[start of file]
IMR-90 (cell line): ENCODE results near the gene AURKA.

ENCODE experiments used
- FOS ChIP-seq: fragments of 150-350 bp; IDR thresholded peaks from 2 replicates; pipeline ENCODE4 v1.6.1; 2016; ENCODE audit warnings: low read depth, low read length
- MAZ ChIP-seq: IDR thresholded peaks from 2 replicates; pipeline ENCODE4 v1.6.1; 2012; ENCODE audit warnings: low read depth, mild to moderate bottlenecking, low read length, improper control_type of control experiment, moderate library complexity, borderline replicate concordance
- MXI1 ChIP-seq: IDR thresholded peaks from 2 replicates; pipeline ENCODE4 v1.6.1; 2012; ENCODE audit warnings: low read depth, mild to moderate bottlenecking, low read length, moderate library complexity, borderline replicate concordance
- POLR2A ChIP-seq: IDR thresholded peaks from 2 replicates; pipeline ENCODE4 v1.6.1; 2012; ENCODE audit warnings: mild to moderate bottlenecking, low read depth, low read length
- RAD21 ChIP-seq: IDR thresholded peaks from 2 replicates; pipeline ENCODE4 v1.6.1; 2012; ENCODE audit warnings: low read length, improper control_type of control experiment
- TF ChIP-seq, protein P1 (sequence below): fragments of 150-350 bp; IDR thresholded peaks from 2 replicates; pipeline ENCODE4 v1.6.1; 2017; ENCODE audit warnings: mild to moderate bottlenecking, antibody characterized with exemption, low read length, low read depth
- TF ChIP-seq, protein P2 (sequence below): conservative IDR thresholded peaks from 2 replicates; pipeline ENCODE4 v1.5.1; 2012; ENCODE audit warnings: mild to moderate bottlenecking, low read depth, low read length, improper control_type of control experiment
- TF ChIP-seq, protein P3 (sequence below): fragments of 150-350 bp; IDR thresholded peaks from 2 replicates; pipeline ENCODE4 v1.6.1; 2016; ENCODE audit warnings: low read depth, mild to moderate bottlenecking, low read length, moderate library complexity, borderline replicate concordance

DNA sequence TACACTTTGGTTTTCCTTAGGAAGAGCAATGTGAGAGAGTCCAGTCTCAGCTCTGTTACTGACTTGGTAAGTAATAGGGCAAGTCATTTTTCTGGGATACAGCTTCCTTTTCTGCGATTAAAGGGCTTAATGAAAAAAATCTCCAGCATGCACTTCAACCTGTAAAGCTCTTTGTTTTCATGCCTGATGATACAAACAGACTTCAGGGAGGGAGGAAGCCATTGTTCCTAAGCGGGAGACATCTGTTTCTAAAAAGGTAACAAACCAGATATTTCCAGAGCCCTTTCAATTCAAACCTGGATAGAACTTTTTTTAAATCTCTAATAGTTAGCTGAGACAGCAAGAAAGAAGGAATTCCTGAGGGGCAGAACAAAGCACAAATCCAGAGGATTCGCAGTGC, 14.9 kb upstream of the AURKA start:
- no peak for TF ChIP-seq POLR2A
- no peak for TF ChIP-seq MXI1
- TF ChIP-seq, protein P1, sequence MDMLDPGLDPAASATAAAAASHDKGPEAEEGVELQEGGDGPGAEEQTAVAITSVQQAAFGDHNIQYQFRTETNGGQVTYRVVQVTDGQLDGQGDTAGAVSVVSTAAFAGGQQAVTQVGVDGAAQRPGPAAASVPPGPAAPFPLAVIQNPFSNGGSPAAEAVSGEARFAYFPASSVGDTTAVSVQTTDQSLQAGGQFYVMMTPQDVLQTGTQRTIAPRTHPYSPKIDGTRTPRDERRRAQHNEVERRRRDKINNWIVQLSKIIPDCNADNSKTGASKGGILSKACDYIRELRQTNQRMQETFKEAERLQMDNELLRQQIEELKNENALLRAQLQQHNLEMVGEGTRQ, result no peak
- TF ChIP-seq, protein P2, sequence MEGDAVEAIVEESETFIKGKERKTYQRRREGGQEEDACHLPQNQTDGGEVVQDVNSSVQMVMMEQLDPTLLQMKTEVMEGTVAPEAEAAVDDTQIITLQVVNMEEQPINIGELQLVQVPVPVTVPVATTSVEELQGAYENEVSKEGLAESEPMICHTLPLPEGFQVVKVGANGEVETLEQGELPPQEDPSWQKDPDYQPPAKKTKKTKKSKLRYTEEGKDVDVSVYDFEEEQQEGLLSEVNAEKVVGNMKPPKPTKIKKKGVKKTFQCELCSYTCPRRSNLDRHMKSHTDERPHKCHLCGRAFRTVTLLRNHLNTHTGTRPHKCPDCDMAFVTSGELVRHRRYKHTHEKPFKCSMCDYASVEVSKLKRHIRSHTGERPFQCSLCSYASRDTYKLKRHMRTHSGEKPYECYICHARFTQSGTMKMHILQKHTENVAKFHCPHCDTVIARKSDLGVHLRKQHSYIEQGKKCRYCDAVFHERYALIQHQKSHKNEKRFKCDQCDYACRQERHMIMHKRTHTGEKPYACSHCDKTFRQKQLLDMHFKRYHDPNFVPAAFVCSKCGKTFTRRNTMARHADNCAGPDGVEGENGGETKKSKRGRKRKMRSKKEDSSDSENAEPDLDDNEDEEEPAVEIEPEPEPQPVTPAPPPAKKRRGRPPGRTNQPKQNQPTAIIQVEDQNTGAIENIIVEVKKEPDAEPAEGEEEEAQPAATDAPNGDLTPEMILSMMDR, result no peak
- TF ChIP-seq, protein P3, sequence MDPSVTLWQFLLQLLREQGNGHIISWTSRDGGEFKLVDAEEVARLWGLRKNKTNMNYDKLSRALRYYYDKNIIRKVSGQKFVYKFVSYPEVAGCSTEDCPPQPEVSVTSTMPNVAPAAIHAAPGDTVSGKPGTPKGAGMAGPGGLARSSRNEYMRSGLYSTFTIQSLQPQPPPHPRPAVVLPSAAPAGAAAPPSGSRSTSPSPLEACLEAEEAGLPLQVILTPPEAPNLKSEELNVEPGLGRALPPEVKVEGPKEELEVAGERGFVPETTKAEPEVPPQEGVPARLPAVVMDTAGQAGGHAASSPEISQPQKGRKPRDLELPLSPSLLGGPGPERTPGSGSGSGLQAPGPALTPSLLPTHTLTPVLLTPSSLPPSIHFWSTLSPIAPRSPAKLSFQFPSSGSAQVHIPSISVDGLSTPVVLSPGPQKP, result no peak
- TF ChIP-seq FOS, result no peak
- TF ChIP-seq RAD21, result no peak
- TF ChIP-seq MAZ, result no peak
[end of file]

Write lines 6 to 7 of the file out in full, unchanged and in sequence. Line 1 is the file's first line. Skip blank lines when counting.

- POLR2A ChIP-seq: IDR thresholded peaks from 2 replicates; pipeline ENCODE4 v1.6.1; 2012; ENCODE audit warnings: mild to moderate bottlenecking, low read depth, low read length
- RAD21 ChIP-seq: IDR thresholded peaks from 2 replicates; pipeline ENCODE4 v1.6.1; 2012; ENCODE audit warnings: low read length, improper control_type of control experiment